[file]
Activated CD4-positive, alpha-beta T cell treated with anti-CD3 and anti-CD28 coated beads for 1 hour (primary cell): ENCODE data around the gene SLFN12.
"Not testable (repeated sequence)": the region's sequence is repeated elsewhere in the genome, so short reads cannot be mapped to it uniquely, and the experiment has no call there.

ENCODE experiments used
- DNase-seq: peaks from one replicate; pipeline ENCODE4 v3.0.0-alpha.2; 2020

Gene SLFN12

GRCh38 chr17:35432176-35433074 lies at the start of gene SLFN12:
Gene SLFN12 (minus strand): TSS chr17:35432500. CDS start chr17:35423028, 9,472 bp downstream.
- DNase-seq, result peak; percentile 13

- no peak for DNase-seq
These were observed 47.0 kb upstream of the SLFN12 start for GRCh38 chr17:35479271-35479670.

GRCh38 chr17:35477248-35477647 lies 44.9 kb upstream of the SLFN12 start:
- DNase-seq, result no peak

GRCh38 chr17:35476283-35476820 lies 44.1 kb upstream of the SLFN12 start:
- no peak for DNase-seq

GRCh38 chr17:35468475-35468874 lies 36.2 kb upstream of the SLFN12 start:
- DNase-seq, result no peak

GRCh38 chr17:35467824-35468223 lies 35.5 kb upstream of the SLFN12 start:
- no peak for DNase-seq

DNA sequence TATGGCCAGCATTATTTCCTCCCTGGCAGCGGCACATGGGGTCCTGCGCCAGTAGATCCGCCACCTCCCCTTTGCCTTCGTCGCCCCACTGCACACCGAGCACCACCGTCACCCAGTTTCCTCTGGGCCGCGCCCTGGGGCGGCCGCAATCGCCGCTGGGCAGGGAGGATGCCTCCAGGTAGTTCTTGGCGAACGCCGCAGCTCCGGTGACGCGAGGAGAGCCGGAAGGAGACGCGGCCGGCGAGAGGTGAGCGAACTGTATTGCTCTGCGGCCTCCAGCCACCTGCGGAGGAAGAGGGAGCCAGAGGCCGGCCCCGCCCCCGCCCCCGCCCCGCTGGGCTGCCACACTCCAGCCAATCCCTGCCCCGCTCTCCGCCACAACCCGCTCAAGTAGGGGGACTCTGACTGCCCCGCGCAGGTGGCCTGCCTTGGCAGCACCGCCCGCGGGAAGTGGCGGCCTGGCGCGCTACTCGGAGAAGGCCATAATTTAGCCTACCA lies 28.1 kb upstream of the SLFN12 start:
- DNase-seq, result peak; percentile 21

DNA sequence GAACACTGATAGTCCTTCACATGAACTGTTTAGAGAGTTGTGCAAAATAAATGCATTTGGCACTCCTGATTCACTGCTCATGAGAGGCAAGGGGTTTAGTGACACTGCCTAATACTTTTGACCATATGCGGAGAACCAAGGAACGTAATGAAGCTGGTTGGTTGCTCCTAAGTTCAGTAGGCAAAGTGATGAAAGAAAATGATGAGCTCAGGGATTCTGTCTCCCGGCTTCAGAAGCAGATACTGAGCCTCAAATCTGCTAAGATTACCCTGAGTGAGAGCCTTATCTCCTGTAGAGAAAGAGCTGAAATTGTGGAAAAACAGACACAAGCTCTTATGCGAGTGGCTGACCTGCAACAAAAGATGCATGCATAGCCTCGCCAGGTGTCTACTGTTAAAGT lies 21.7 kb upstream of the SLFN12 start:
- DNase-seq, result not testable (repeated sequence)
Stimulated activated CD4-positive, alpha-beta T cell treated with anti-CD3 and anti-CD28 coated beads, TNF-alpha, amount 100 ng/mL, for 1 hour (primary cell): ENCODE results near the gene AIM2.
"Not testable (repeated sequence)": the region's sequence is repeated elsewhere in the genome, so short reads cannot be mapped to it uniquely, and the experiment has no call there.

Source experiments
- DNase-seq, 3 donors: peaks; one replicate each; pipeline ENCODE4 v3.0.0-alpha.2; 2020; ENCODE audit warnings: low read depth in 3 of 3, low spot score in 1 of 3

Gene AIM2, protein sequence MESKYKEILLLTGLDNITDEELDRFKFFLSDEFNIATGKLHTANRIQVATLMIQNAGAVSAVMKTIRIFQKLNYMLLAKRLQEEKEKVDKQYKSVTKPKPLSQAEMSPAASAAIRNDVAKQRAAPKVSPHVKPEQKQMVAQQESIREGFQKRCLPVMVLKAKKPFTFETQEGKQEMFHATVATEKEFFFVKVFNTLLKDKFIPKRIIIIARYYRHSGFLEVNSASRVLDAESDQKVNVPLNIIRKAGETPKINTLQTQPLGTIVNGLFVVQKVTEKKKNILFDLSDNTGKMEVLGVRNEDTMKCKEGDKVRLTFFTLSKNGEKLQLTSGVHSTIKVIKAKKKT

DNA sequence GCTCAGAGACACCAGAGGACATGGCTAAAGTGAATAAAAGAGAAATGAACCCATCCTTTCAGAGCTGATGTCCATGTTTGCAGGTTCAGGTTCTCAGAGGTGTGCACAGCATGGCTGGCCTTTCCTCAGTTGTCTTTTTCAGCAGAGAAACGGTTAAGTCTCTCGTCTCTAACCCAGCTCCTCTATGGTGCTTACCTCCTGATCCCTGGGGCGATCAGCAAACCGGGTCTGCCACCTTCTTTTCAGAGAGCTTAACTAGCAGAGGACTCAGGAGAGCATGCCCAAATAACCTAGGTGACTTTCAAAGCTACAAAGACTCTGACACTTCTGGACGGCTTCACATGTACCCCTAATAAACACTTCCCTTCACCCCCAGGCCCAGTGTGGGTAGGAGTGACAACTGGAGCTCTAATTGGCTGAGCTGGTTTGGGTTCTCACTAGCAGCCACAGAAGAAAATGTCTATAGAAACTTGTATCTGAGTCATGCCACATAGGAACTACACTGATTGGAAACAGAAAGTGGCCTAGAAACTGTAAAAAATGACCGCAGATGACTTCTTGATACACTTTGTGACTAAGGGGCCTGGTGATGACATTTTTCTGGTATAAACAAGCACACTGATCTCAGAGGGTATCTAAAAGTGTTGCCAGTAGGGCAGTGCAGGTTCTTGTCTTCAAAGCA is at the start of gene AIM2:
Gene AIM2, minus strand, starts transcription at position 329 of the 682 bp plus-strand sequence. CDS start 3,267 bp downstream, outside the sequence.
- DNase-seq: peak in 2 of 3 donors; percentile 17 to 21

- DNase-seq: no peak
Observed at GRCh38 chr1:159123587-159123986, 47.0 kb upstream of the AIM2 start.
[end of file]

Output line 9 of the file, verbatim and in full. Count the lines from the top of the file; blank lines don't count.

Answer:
- no peak for DNase-seq